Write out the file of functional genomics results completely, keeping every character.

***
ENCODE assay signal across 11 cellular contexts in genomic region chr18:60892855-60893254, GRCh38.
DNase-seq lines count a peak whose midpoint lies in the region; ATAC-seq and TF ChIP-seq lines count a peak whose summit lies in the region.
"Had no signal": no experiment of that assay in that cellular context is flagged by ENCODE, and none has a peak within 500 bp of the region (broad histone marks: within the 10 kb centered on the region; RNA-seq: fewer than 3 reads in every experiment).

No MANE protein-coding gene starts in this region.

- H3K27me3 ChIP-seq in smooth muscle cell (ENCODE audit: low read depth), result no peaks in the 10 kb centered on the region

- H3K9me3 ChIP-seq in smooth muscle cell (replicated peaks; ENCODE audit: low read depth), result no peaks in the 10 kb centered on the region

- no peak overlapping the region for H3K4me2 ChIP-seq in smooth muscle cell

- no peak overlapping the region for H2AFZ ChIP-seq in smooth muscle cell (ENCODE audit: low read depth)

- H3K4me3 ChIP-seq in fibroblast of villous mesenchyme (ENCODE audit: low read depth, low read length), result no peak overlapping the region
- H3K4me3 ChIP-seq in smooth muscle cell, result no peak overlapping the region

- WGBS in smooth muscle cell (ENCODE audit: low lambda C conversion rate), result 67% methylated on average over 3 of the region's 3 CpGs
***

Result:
ENCODE assay signal across 11 cellular contexts in genomic region chr18:60892855-60893254, GRCh38.
DNase-seq lines count a peak whose midpoint lies in the region; ATAC-seq and TF ChIP-seq lines count a peak whose summit lies in the region.
"Had no signal": no experiment of that assay in that cellular context is flagged by ENCODE, and none has a peak within 500 bp of the region (broad histone marks: within the 10 kb centered on the region; RNA-seq: fewer than 3 reads in every experiment).

No MANE protein-coding gene starts in this region.

- H3K27me3 ChIP-seq in smooth muscle cell (ENCODE audit: low read depth), result no peaks in the 10 kb centered on the region

- H3K9me3 ChIP-seq in smooth muscle cell (replicated peaks; ENCODE audit: low read depth), result no peaks in the 10 kb centered on the region

- no peak overlapping the region for H3K4me2 ChIP-seq in smooth muscle cell

- no peak overlapping the region for H2AFZ ChIP-seq in smooth muscle cell (ENCODE audit: low read depth)

- H3K4me3 ChIP-seq in fibroblast of villous mesenchyme (ENCODE audit: low read depth, low read length), result no peak overlapping the region
- H3K4me3 ChIP-seq in smooth muscle cell, result no peak overlapping the region

- WGBS in smooth muscle cell (ENCODE audit: low lambda C conversion rate), result 67% methylated on average over 3 of the region's 3 CpGs